California city under review after police brutality and fatal shooting complaints

Erik Ortiz

The California Department of Justice will undertake an "expansive review" of the police department in the Bay Area city of Vallejo, state Attorney General Xavier Becerra announced Friday, after a spate of police shootings and excessive force complaints have led to protests, accusations of biased policing, lawsuits and residents' demands for an outside investigation.

The latest shooting occurred after midnight Tuesday, when authorities say an officer fired five times through a windshield, fatally hitting Sean Monterrosa, 22, of San Francisco. Police were responding to a report of a looting at a Walgreens, and the officer said he believed Monterossa had a gun and that he was kneeling "in preparation to shoot." Monterrosa was stopped and crouched down in a half-kneeling position facing officers, police said, and it was later discovered he had a hammer in his sweatshirt pocket.

The officer who fired the weapon was not immediately identified, but Vallejo police said that officer was placed on leave. The department and the Solano County District Attorney opened an investigation.

The fatal shooting was the first involving Vallejo police in 2020, and comes after six officers opened fire in February 2019, killing a young rapper name Willie McCoy, who was found unresponsive behind the wheel of his car at a fast-food drive-thru. At the time, it was the 16th death involving Vallejo officers since 2011, police records show.

Becerra said the review is part of an agreement with the city of Vallejo, which has a population of about 122,000 people, and the police department with a goal of reforming police policies and practices and increasing public trust.

"Our communities are safer when our police departments can build public trust through good policies, practices, and training," Becerra said in a statement. "This review and reform agreement we announce today with the City of Vallejo represents a critical step the Vallejo Police Department must take to build trust with people who have lost faith in them."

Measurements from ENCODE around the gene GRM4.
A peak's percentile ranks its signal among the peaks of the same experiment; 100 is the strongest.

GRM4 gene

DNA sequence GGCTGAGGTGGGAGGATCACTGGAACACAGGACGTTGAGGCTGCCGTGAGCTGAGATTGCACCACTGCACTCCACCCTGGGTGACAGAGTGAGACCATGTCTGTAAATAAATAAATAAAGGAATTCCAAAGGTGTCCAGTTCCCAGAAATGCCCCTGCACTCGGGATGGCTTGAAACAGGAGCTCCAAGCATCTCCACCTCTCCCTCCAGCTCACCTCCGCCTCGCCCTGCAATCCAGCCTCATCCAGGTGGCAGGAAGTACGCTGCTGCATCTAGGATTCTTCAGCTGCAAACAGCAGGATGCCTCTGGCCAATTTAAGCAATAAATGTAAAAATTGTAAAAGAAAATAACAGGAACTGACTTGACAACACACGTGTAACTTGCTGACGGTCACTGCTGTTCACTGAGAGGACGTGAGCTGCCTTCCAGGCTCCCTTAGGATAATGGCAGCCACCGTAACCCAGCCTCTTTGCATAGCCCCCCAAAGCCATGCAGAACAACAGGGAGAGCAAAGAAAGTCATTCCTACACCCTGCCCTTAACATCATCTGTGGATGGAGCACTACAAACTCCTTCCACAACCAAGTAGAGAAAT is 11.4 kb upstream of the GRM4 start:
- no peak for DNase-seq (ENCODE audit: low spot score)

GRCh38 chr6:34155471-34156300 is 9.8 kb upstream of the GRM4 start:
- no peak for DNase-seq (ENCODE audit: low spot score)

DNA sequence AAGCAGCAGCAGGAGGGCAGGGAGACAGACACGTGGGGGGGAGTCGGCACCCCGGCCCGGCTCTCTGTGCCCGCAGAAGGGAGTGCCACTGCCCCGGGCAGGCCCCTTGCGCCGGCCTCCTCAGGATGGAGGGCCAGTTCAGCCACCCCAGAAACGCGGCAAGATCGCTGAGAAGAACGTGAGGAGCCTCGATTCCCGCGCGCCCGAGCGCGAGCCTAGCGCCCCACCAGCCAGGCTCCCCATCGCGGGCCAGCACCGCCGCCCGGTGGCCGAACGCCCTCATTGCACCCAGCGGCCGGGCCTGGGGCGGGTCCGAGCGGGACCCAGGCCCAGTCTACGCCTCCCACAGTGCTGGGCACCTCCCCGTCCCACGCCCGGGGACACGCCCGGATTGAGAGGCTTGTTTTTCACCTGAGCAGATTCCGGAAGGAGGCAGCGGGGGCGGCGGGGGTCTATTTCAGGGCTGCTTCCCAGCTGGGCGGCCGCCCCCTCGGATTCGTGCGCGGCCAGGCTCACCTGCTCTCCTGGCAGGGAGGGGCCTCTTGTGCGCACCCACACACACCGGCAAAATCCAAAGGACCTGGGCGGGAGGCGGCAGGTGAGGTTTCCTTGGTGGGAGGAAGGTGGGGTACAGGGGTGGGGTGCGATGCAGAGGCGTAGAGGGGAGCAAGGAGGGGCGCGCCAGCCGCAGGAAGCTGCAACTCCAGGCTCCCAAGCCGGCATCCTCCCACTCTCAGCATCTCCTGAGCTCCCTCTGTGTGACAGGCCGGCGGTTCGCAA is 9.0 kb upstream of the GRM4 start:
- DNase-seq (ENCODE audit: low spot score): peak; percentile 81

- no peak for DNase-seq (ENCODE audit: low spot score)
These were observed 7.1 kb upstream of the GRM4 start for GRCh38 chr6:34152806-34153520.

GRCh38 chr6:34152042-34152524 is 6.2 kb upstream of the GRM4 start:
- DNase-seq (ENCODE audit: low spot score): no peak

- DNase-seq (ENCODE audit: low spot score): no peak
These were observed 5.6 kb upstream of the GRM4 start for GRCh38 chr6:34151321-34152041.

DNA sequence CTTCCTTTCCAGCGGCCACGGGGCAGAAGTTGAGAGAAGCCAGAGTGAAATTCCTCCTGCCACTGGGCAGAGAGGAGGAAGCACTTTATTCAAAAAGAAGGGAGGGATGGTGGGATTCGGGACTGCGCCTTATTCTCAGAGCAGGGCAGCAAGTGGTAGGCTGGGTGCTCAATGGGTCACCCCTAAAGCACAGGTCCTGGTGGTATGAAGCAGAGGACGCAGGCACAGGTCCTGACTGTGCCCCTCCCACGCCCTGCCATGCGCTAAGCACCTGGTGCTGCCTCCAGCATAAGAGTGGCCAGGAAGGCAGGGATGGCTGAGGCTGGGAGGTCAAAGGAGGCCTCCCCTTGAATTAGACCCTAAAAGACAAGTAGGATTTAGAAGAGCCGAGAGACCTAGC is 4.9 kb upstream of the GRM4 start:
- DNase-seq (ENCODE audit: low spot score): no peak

He said the agreement will go into effect for three years and is expected to be ratified Tuesday at the Vallejo City Council meeting.

The announcement comes amid a heightened call for police reform nationally following the death of George Floyd, a black man, in Minneapolis police custody on May 25.

The Vallejo Police Department has faced accusations of racism because the majority of those killed by police have been black and Latino men, police records show. The city remains evenly divided among white, black, Latino and Asian residents.

While investigations by the local district attorney have been opened, no officers have been charged with a crime in connection to a fatal shooting or police brutality complaint in recent years.

A year ago, the city invited the U.S. Department of Justice's Community Relations Service to take part in conversation with residents on how to repair relations with the police. It's unclear if those meetings ever took place.

In 2004, the last time the Community Relations Service assisted in Vallejo, there was a list of requests, including cultural and sensitivity training for officers, youth outreach, a whistleblower program and having a dedicated person in the department act as a liaison for the family of people killed in police-involved incidents. While some of those requests were implemented, residents told NBC News last year that others fell by the wayside — and allowed for the current divisions to crystallize.

The city last summer hired an outside firm to do an independent review of the police department.

Vallejo City Manager Greg Nyhoff said Friday that the new "collaboration with the DOJ and implementation of the suggestions from our recently completed external audits are an important step for everyone."

Vallejo Police Chief Shawny Williams, who was brought on last fall and is the city's first black police chief, added that while he's strengthened implementation of a bodyworn camera policy and deescalation techniques, "the biggest steps are ahead of us."

Melissa Nold, an attorney whose firm has represented several families whose loved ones have died at the hands of Vallejo police, said she's thankful that Becerra is throwing the weight of his office behind reform.

"Vallejo police have been getting away with murder for decades," Nold said. "I want to make sure to recognize the families of Angel Ramos, Ronell Foster and Willie McCoy, who have been loudly advocating for an outside investigation for years."

The officer in Ramos' 2017 death was cleared of wrongdoing last year, while the officer in Foster's 2018 death was cleared in January. The investigation continues into McCoy's death.